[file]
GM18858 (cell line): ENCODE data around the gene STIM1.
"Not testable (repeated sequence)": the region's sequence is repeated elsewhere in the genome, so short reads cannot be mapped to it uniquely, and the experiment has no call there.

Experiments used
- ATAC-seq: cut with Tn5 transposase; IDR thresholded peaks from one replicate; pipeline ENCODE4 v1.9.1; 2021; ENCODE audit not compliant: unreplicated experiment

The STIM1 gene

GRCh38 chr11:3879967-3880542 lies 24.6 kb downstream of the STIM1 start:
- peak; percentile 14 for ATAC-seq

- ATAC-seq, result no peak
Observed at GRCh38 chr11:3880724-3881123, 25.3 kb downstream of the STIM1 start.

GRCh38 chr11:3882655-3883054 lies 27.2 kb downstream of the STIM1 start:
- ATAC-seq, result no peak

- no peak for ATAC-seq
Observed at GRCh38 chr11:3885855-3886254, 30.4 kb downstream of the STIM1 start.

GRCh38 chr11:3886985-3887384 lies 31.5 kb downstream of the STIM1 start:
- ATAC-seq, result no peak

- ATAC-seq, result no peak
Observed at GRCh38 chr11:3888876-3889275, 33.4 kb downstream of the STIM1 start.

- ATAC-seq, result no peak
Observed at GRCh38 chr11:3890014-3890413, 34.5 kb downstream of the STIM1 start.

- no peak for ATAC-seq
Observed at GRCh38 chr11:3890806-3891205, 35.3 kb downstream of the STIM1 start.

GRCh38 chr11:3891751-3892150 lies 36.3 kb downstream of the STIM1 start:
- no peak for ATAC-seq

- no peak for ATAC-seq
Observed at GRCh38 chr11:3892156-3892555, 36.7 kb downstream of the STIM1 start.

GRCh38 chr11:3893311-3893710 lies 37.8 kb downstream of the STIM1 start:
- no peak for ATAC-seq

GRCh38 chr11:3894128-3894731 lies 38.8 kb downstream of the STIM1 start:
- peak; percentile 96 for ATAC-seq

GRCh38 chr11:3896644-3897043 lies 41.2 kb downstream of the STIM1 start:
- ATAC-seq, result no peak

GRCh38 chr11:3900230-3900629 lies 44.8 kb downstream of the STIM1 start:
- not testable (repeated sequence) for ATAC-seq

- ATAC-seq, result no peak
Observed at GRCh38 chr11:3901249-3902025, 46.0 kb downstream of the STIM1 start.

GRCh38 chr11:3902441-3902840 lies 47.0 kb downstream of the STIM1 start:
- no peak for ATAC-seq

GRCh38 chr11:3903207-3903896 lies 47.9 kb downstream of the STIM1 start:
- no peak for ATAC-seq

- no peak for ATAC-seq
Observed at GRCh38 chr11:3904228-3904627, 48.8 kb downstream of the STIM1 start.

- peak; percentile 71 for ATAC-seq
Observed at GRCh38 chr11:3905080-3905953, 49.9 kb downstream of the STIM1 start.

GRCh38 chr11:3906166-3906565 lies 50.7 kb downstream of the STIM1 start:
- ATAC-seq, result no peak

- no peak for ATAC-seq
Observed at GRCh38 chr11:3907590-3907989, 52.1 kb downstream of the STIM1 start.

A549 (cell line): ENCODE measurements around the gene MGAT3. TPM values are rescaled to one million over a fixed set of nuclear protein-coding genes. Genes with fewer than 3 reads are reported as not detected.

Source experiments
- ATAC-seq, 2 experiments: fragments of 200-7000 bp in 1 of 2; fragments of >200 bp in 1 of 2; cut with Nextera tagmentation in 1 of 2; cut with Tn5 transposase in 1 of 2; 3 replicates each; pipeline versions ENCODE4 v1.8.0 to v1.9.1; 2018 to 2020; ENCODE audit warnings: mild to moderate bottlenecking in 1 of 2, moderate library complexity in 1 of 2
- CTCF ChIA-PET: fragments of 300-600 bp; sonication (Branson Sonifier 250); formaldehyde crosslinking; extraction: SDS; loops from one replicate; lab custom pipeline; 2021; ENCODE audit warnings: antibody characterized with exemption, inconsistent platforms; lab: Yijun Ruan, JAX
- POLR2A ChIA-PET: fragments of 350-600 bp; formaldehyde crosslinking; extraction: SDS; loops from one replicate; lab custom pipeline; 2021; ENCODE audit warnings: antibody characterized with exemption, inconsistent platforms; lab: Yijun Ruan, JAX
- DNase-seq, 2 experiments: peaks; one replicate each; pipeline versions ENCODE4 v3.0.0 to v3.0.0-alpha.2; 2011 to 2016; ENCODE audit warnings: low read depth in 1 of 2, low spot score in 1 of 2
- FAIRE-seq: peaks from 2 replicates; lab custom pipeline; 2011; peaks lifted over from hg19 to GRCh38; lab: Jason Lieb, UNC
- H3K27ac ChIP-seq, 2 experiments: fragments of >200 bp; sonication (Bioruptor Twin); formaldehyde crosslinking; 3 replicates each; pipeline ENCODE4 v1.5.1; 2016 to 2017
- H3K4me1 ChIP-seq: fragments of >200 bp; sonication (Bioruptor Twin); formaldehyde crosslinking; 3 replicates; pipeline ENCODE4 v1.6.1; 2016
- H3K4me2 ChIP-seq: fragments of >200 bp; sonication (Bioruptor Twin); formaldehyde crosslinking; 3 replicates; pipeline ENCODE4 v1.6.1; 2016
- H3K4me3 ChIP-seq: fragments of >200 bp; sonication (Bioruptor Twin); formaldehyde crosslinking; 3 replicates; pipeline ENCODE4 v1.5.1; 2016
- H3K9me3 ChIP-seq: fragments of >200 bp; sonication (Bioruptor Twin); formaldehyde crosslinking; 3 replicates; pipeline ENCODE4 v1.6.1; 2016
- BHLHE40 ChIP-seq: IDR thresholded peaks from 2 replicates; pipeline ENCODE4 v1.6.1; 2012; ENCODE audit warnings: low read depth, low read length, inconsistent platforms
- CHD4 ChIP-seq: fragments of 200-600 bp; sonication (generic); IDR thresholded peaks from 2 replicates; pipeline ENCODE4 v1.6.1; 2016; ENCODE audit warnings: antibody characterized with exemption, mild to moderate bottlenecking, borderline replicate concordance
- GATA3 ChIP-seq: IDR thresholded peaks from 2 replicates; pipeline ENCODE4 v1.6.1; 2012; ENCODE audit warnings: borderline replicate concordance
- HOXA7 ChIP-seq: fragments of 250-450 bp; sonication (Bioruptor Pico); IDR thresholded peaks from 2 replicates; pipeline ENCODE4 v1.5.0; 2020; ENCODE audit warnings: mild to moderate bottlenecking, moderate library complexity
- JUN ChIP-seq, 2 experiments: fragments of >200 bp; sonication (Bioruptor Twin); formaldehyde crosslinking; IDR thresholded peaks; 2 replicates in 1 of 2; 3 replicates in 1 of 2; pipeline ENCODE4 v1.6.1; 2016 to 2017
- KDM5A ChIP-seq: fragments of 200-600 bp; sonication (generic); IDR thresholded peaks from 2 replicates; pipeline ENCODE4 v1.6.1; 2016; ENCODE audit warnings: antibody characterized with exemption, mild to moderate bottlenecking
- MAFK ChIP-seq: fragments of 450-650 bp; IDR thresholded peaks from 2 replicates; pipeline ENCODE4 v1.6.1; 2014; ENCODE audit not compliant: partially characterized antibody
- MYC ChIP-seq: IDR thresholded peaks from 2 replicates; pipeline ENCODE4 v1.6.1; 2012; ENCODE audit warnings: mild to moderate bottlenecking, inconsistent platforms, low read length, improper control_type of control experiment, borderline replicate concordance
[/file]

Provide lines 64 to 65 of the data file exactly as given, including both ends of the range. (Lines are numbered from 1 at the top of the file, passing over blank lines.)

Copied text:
- JUN ChIP-seq, 2 experiments: fragments of >200 bp; sonication (Bioruptor Twin); formaldehyde crosslinking; IDR thresholded peaks; 2 replicates in 1 of 2; 3 replicates in 1 of 2; pipeline ENCODE4 v1.6.1; 2016 to 2017
- KDM5A ChIP-seq: fragments of 200-600 bp; sonication (generic); IDR thresholded peaks from 2 replicates; pipeline ENCODE4 v1.6.1; 2016; ENCODE audit warnings: antibody characterized with exemption, mild to moderate bottlenecking